Nonprofit CEO performance

How Do Nonprofits Determine CEOs’ Productivity?


How Do Nonprofits Determine CEOs’ Productivity?

By: Eugene Fram

Nonprofit organizations can’t have bottom line profits. If they did, CEO productivity determination could be less complicated. Determining a fair CEO benefit, based on productivity, can be a complex issue for a nonprofit board. Providing too little or too much can be dangerous for the organization and possibly the board members. Although the spadework for benefits needs to be done by a small committee, the entire board needs to fully agree on the rationale for the final decision. (more…)

How A Nonprofit Board Director Can Initiate Positive Change

How A Nonprofit Board Director Can Initiate Positive Change

By: Eugene Fram        Free Digital Image

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A nonprofit board member comes up with an idea that he thinks will do wonders for the organization. He is convinced that establishing a for-profit subsidiary will not only be compatible with the group’s mission but may even bring in new sources of revenue. It’s his ball–now what’s the best route to run with it? All too often in the nonprofit environment, initiating change can be as daunting as trying to get consensus in the US Congress! There are, however, certain interpersonal levers, which, if pushed, can accelerate the process–although one hopes that not all the levers will be needed in any specific situation. (more…)

6 Approaches to Innovation for Nonprofit Boards

6 Approaches to Innovation for Nonprofit Boards

By Eugene Fram                     Free Digital Image

The Bridgespan Group, supported by The Rockefeller Foundation,  recently completed an exciting research study. The results identified “six elements common to nonprofits with a high capacity to innovate” * Following are some suggestion how to implement these elements. (more…)

The Wells Fargo Debacle—Insights for Nonprofit Directors



The Wells Fargo Debacle—Insights for Nonprofit Directors

By: Eugene Fram                          Digital Free Image

Like apples and oranges, a comparison between a $23 billion corporation and a typical nonprofit organization is hardly appropriate. Yet the recent upheaval at the Wells Fargo Corporation provides a cautionary tale for those who serve on nonprofit boards.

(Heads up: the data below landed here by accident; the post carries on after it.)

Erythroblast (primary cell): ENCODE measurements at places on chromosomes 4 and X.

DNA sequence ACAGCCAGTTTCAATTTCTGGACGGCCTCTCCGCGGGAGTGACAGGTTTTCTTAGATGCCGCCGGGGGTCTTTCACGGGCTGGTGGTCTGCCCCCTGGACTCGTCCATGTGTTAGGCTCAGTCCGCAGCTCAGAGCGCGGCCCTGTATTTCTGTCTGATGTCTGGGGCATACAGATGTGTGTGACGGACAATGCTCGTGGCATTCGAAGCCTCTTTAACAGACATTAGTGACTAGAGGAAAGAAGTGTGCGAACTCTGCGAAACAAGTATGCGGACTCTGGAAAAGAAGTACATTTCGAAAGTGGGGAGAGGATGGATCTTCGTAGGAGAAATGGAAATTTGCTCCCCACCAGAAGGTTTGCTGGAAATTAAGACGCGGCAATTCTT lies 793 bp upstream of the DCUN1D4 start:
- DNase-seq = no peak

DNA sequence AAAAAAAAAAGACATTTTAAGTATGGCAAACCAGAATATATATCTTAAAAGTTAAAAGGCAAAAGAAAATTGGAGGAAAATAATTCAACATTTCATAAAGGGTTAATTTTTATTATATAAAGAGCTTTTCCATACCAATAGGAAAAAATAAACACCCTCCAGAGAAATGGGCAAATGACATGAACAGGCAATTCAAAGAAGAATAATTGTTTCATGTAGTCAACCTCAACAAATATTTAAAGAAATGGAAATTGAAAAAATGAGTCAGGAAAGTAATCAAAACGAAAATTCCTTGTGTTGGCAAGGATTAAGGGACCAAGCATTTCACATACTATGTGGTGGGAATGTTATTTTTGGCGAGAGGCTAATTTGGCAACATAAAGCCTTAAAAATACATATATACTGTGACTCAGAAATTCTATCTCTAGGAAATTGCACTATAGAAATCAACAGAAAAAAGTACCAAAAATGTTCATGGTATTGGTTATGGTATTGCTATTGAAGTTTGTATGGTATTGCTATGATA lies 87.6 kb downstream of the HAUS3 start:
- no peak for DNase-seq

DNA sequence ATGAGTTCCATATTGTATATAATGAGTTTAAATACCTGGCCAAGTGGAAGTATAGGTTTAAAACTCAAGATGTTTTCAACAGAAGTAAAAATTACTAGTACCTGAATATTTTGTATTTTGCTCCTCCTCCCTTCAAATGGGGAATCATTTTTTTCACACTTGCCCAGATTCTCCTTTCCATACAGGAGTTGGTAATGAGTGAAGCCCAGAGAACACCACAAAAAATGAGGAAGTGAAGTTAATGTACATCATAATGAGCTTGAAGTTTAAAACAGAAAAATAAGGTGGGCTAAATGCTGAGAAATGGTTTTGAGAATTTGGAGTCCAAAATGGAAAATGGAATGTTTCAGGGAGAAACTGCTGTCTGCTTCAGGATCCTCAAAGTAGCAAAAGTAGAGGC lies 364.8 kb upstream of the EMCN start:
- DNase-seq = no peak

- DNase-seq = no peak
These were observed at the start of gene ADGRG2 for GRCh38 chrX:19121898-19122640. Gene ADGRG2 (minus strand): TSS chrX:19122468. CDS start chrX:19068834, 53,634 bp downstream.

On September 8, 2016, the following report appeared in The New York Times: (more…)


International Journal of Not-for-Profit Law / vol. 18, no. 1, February 2016 / 78
Nonprofit 501(C)(3) charitable organizations and 501(C)(4) social welfare organizations
fall under two IRS regulations—the extended annual Form 990 and the Intermediate
Sanctions Act (Act). Form 990 requires answers to 38 corporate questions on corporate
governance operations. The Act covers prohibitions related to providing or seeking
excess benefits. Most board members know about the Form 990, but few know about its
board obligations; and few board members and managers know the Act exists. With the
IRS aggressively enforcing the Act to eliminate faux nonprofits, unwitting nonprofit
board directors and managers can become ensnared financially.
Two classes of nonprofit organizations, 501(C)(3) charitable organizations and 501(C)(4)
social welfare organizations, are covered by two IRS regulations not applicable to for-profit
corporations. One regulation requires the organization to file an IRS Form 990 each year, including
financial data plus answers to 38 questions related to corporate governance. Many board
members may be unaware of their obligations to be involved in preparation of the form each
year. If there were an audit involving the 38 board questions, further, board members might be
expected to know about any exceptions to be reported, such as conflicts of interest. For example,
any board member whose firm or employing firm has a business relationship with the nonprofit
must specify it as a conflict of interest on Form 990 and probably abstain from voting on related
issues. Also, if the report is late, the nonprofit must file an IRS form, and the board needs to be
advised of the situation.
If the organization ignores any of the requirements, it can lose its tax-exempt status—a
penalty already imposed on thousands of smaller nonprofits. In some instances, moreover, failure
to heed the requirements might leave nonprofit board members open to personal liability for
failing in their corporate duties for “due care.” (more…)

Big Data Are Great—But Imperfect Metrics Work for Nonprofit Boards!

Big Data Are Great—But Imperfect Metrics Work for Nonprofit Boards!

By Eugene Fram

Nonprofit boards need to expand their evaluations of nonprofit managers and their organizations adding more behavioral impacts * to their evaluations.
For example it might be the number of volunteers that have been trained by the organizations. But boards must go to the next level in the 21st century.